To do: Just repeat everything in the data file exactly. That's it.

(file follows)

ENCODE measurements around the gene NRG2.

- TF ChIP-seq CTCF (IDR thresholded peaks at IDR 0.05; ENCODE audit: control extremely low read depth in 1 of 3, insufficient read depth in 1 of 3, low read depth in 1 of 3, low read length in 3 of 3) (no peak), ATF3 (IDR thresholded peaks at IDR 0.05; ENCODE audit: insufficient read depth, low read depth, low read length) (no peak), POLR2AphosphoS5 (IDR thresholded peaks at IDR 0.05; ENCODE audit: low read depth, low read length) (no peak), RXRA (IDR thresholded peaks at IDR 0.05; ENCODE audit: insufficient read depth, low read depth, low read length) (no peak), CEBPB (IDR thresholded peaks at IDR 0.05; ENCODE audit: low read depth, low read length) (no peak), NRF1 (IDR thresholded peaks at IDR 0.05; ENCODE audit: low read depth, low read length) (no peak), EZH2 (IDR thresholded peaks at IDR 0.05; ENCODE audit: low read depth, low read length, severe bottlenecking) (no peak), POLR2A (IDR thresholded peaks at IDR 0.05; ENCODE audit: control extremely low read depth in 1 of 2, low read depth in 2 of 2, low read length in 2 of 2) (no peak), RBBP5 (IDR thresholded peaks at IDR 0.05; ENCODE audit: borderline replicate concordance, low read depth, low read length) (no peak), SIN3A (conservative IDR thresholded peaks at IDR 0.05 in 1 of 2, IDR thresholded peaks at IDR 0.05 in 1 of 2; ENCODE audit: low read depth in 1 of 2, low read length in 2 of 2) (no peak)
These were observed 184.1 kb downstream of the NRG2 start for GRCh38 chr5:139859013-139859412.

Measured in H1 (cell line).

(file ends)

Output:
ENCODE measurements around the gene NRG2.

- TF ChIP-seq CTCF (IDR thresholded peaks at IDR 0.05; ENCODE audit: control extremely low read depth in 1 of 3, insufficient read depth in 1 of 3, low read depth in 1 of 3, low read length in 3 of 3) (no peak), ATF3 (IDR thresholded peaks at IDR 0.05; ENCODE audit: insufficient read depth, low read depth, low read length) (no peak), POLR2AphosphoS5 (IDR thresholded peaks at IDR 0.05; ENCODE audit: low read depth, low read length) (no peak), RXRA (IDR thresholded peaks at IDR 0.05; ENCODE audit: insufficient read depth, low read depth, low read length) (no peak), CEBPB (IDR thresholded peaks at IDR 0.05; ENCODE audit: low read depth, low read length) (no peak), NRF1 (IDR thresholded peaks at IDR 0.05; ENCODE audit: low read depth, low read length) (no peak), EZH2 (IDR thresholded peaks at IDR 0.05; ENCODE audit: low read depth, low read length, severe bottlenecking) (no peak), POLR2A (IDR thresholded peaks at IDR 0.05; ENCODE audit: control extremely low read depth in 1 of 2, low read depth in 2 of 2, low read length in 2 of 2) (no peak), RBBP5 (IDR thresholded peaks at IDR 0.05; ENCODE audit: borderline replicate concordance, low read depth, low read length) (no peak), SIN3A (conservative IDR thresholded peaks at IDR 0.05 in 1 of 2, IDR thresholded peaks at IDR 0.05 in 1 of 2; ENCODE audit: low read depth in 1 of 2, low read length in 2 of 2) (no peak)
These were observed 184.1 kb downstream of the NRG2 start for GRCh38 chr5:139859013-139859412.

Measured in H1 (cell line).